Tagines are both a cooking vessel, and the dish you make with them. They are one of the traditional foods of Morocco, which probably was a little bit warmer this week! (In 1935, Morocco set its record cold temperature, -11 F. But normally, it only occasionally gets below freezing there, and that is usually well inland).
Tagine the Cooking Vessel
Tagine the vessel is a clay dish with a cone shaped lid that allows steam from cooking to condense and return to the dish. It’s essentially the Moroccan version of a crock pot. They allow long, slow, moist cooking: braising, basically. But with a unique convection current in the liquid that allows flavors to meld in a unique way.
Traditional tagines are intricately decorated and quite beautiful, yet inexpensive. But they only survive for a short while in use. They also need a flame diffuser under them to ensure they don’t crack right away… I have an Emile Henry tagine made with a high temperature clay that survives regular cooking, and without diffuser. But it looks rather plain and boring, and is mildly expensive (even more so right now. But I presume that’s related to inflation/supply chain issues post-pandemic, and that it will return to reasonable soon).
Le Creuset makes tagines with an enameled cast iron base, and a clay lid. They are a bit smaller and, while plain compared with traditional ones, a bit more attractive than mine. The base, at least, should also be nearly indestructible. I haven’t tried one, because they are quite expensive. But you could feel free to send me one :). Meanwhile, you can simulate a tagine to some degree using a crock pot. The results will be similar and still delicious.
Tagines the Dish
A Tagine the dish comes in many variations. They usually highlight a protein, such as lamb (the most common in tradition), beef, sausage, chicken, duck, or seafood. Vegetarian tagines are less common, but spectacular. They frequently include dried fruits, alluring aromatic spices, nuts, and honey, making a rich, often colorful (this one wasn’t…), and exciting experience for all the senses.
For our winter-storm, family-Christmas-celebration-is-rescheduled, stay-indoors-and-live-with-what-you-have-on-hand tagine, I used our lamb stew meat (from the breast and foreshank of the lamb), tons of onion, some almonds, cinnamon sticks, and coriander. The freeze dried blackberries add a hit of acid brightness and bitter notes, while some honey and dates counter with sweet sticky goodness.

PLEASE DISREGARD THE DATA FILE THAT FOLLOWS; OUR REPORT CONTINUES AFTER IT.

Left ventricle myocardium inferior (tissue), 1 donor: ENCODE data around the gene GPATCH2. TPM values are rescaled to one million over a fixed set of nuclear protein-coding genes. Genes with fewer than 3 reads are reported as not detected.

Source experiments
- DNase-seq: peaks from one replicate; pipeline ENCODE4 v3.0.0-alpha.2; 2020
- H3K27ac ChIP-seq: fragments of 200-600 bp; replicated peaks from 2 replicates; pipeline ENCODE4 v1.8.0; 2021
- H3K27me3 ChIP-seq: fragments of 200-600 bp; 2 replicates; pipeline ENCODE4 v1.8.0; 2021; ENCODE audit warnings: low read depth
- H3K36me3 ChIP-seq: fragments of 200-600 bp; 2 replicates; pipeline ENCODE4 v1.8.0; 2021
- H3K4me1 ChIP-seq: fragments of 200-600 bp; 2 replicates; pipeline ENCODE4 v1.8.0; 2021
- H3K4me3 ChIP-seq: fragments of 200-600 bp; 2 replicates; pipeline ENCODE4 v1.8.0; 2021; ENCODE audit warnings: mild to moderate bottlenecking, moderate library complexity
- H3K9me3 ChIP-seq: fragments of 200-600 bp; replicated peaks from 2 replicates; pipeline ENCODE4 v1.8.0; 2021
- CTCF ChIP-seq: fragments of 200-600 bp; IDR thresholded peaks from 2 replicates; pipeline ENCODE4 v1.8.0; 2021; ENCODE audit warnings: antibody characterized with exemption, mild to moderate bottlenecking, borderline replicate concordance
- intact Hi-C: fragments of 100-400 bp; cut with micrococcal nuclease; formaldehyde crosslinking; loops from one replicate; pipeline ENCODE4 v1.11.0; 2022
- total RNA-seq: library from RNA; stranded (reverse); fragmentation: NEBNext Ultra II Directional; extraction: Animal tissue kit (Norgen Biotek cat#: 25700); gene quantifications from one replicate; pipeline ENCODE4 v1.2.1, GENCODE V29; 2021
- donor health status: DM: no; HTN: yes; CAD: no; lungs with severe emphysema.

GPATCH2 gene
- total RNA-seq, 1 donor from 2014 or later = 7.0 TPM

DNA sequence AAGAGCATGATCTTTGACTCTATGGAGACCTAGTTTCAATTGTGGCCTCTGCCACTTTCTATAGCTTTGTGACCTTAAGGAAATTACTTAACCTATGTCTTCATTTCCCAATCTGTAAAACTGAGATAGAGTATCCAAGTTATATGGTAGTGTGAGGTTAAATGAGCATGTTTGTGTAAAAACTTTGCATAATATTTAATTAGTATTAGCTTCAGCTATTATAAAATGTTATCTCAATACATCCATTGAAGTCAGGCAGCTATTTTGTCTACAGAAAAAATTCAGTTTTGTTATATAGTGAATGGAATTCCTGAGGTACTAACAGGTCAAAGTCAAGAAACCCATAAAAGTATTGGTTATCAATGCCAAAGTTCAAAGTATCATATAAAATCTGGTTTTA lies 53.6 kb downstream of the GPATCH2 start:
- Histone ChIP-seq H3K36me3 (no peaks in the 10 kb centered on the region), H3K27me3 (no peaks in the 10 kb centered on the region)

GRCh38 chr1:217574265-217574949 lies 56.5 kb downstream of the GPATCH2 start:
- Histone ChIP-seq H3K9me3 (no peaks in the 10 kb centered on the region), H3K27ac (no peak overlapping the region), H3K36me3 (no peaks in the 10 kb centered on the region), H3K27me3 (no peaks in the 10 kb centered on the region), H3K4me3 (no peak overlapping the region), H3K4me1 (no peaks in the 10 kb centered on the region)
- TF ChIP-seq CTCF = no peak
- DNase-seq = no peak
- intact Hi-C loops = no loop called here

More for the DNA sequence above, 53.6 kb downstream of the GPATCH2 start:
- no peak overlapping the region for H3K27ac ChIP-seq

You could make a tagine with a crockpot instead of in a tagine on top of the wood stove. But, it’s more fun, and tastes better, with the traditional vessel and a bit of fire!
We hope you all had a wonderful, peaceful, and safe winter holiday, whichever you celebrate (or, summer holiday for those of you in the other half of the world), full of love, family, and great food.
Lamb Tagine with Blackberries and Dates
A Tagine is a clay dish with a cone shaped lid that allows steam from cooking to condense and return to the dish. It's essentially the Moroccan version of a crock pot. Tagines allow long, slow, moist cooking: braising, basically. But with a unique convection current in the liquid that allows flavors to meld in a unique way.
A Tagine is also a traditional type of food from Morocco, cooked in a tagine. They tend to be rich, aromatic stews, containing proteins, veggies, dried fruits, alluring spices, nuts, and honey, making a rich, often colorful (this one wasn't...), and exciting experience for all the senses.
There is a lot of room for improvisation, remembering to mix both rich, umami-laden flavors with bright, acidic ones. This was an ad-lib of pantry ingredients, including freeze dried blackberries we had foraged earlier. More traditional than the blackberries would probably be rehydrated dried apricots.
Place the base of tagine on the top of a woodstove, or over a medium flame. Add the ghee and allow to melt.
Stir in the almonds, and saute, stirring frequently, until they begin to brown. Add the onions and garlic, and saute until they begin to turn color. Meanwhile, crush the coriander seeds in a mortar and pestle.
When the onions have begun to turn color, stir in the coriander, ginger, and whole cinnamon sticks. Add the lamb, and stir, making sure all of the pieces are coated in the spices and onion bits. Saute for a couple of minutes. The lamb will turn color, but not really brown.
Place the dates and blackberries in a small bowl and cover with water to rehydrate.
Add enough water to the tagine to just cover the lamb, and bring to a boil. Move the tagine to a cooler part of the woodstove, or turn down the flame. Cover with the tagine lid, or if you're substituting a crock pot, transfer to the crock pot now.
Let simmer / braise for about an hour, until the lamb is tender and falls apart easily.
Drain the berries and dates, and add to the tagine, along with the orange zest. Stir, cover again, and simmer for another 20 minutes.
Stir in the honey. Season with salt and pepper to taste, and simmer with the lid removed until the sauce becomes syrupy and slightly caramelized, probably about 10 minutes.
Traditionally, serve with couscous. We didn't have any, so I use basmati rice, which also worked well.
It would be nice, and traditionally appropriate, to add a good deal of chopped cilantro or flatleaf parsley, both stirred in at the end and on top as a garnish. That would lend a nice fresh herb flavor and color contrast. But we didn't have any on hand, and it was still delicious.